Marshlands Can Generate Electricity?
Kyle Maxey posted on November 27, 2012 |

Situated on some of the lowest laying and flattest land in Europe, the Dutch face a future that is in perilous danger if sea level continue to rise due to climate change.   That may be why the new plant-based energy start-up Plant-e is getting so much attention.  The technology promises to generate electricity while supporting more carbon-absorbing plant life.

According to the Plant-e website the company has developed a “Plant-Microbial Fuel Cell that can “generate electricity from the natural interaction between living plant roots and soil bacteria.”

Plants grow by using photosynthesis.  As plants photosynthesize they produce organic material, however, only around 50 percent of the material is used by the plant itself.  The remaining 50 percent of this organic material is deposited in the soil surrounding the plant.  Bacteria surrounding the roots of the plant breakdown this residual organic material and it’s this bacterial interaction that has the potential to generate electricity.

As the bacteria consume the plants’ excess organic material, electrons are released.  Plant-e’s Plant-Microbial Fuel Cell absorbs these electrons by placing an electrode close to the bacteria at the plant’s root.

In its current configuration the Plant-Microbial Fuel Cell can generate 0.4 Watts of electricity per square meter of plant growth.  While this seems like a paltry sum, Helder believes that this number can be increased to 3.2 W per square meter in the coming years. If the e’s Plant-Microbial Fuel Cell were to achieve this degree of efficiency, a 100 square meter plot of land could generate enough electricity to power a home.

Already past the proof of concept phase, Plant-e has plans to apply their technology to large area marshlands.  Admittedly Plant-e knows that it has a lot of work to do before their technology is economically feasible. 

Plant-e was founded by Marjolein Helder and David Strik of Wageningen University.  According to a University of Wageningen press release, “Although the technology is promising, it is not yet fully developed. Techniques for making the system renewable and sustainable still need improvement, and ways must be found to limit the amount of material used by the electrodes.”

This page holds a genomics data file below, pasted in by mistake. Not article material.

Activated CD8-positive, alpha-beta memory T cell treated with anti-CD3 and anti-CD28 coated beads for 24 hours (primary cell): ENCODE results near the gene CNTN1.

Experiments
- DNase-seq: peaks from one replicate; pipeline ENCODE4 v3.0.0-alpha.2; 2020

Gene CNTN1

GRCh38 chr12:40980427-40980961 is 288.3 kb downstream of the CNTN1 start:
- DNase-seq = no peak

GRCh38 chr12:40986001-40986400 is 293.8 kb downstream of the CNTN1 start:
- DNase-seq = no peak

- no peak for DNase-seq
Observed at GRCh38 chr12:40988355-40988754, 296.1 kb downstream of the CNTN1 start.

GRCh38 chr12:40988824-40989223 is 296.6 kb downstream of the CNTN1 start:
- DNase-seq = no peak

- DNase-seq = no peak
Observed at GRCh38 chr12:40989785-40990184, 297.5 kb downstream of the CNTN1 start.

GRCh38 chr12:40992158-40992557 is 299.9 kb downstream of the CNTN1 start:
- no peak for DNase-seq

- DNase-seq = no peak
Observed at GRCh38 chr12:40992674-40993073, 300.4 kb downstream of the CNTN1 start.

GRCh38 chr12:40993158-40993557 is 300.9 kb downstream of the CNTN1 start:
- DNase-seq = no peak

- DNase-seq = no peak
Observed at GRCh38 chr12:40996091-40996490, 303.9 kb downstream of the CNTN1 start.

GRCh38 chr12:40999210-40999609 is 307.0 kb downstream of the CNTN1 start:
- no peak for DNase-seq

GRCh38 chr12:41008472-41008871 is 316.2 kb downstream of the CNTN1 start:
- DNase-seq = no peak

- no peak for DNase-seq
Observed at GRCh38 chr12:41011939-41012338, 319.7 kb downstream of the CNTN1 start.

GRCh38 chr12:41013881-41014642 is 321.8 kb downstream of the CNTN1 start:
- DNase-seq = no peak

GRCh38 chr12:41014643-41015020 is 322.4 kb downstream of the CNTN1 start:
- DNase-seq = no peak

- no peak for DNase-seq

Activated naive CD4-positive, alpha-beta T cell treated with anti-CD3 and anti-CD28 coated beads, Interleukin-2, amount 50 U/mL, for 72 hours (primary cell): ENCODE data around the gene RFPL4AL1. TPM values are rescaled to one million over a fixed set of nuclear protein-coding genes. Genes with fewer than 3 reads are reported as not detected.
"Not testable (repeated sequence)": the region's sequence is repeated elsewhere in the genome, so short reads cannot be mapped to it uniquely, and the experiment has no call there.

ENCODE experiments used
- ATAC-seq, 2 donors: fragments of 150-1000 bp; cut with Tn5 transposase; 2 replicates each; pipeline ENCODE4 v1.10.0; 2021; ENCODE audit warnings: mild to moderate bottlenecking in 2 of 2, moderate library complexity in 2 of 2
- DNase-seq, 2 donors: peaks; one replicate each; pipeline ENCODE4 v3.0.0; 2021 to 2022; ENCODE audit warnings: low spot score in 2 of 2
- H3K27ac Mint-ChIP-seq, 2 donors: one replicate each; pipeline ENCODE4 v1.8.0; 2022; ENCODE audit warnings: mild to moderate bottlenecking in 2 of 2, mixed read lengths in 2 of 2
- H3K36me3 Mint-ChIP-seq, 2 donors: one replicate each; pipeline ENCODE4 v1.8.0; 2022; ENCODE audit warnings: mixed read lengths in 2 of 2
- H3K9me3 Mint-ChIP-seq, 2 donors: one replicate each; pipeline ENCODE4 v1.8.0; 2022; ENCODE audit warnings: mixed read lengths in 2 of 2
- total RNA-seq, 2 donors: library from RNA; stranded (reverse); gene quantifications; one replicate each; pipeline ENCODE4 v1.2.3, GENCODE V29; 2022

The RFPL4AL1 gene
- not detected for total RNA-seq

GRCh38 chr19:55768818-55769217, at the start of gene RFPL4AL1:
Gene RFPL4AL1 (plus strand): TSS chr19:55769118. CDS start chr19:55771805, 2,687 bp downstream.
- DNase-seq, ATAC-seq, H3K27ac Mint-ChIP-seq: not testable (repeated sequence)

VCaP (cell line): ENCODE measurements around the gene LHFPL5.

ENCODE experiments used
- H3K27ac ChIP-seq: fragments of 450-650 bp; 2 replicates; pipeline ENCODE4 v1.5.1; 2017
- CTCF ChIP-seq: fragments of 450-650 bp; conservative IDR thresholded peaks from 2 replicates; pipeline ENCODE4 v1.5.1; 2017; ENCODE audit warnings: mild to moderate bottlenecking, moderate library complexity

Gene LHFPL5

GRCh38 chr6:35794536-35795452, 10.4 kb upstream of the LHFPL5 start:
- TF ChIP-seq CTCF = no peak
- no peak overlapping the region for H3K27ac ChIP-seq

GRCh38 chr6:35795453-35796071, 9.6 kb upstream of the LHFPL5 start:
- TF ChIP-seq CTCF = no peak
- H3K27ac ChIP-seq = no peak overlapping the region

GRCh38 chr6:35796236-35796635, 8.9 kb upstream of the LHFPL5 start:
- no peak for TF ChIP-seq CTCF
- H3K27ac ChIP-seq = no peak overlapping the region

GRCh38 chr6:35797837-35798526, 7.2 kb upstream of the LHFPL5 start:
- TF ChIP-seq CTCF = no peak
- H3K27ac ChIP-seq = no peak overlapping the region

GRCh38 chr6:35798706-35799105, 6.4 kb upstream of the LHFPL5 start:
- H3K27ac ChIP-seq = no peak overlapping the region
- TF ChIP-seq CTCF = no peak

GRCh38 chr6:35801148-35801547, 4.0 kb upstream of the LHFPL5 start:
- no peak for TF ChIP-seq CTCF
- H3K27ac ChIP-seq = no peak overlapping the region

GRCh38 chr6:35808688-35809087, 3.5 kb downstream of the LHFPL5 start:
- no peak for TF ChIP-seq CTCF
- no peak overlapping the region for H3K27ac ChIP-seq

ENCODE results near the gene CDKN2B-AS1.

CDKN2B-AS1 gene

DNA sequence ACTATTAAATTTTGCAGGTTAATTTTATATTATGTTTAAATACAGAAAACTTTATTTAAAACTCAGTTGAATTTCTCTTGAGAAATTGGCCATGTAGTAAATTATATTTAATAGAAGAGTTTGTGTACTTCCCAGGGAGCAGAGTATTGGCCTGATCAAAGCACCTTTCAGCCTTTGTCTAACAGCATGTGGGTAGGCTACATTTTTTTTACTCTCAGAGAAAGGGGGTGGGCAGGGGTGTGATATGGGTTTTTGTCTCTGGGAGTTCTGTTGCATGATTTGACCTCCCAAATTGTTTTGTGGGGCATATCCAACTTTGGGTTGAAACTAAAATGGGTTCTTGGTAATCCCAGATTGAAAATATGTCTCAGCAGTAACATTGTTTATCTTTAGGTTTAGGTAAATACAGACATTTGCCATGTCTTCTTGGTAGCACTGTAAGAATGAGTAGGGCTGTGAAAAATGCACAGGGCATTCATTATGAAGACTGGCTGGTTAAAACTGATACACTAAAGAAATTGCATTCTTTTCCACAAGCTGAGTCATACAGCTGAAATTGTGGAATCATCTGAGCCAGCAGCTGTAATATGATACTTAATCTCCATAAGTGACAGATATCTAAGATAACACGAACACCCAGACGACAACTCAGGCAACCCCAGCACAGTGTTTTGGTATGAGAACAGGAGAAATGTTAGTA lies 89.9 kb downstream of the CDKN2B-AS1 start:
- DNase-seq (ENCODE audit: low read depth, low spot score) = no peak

One area that is key to the improvement of the Plant-e system is the development of a better scheme for placing the Plant-Microbial Fuel Cell’s electrodes.  By optimizing the electrodes position around the plant’s roots a two-fold advantage is achieved.  First, better positioning of the electrodes can cause the amount of electricity received to increase, and second, this increase in performance can reduce the amount of electrodes needed in the system.

Scientists at Wageningen University have been delighted with the prospects for this technology. “It appears that this new renewable source is economically viable, will curb the pressure on the environment and is likely to be socially acceptable. It does not pollute the horizon (like wind turbines or ugly solar panels), does not interfere with nature (like dams) and the system does not compete with agricultural land in the debate on food and biofuels.”

As the world continues to search for new renewable methods of energy generation, ideas like Plant-e’s will become more necessary. Whether the technology can become a viable means of producing energy on a large scale has yet to be seen.  However, in places like the Netherlands the burden of climate change is giving ideas like the Plant-Microbial Fuel Cell greater authority.  

Read More at Plant-e

Images Courtesy of Plant-e and Wikipedia

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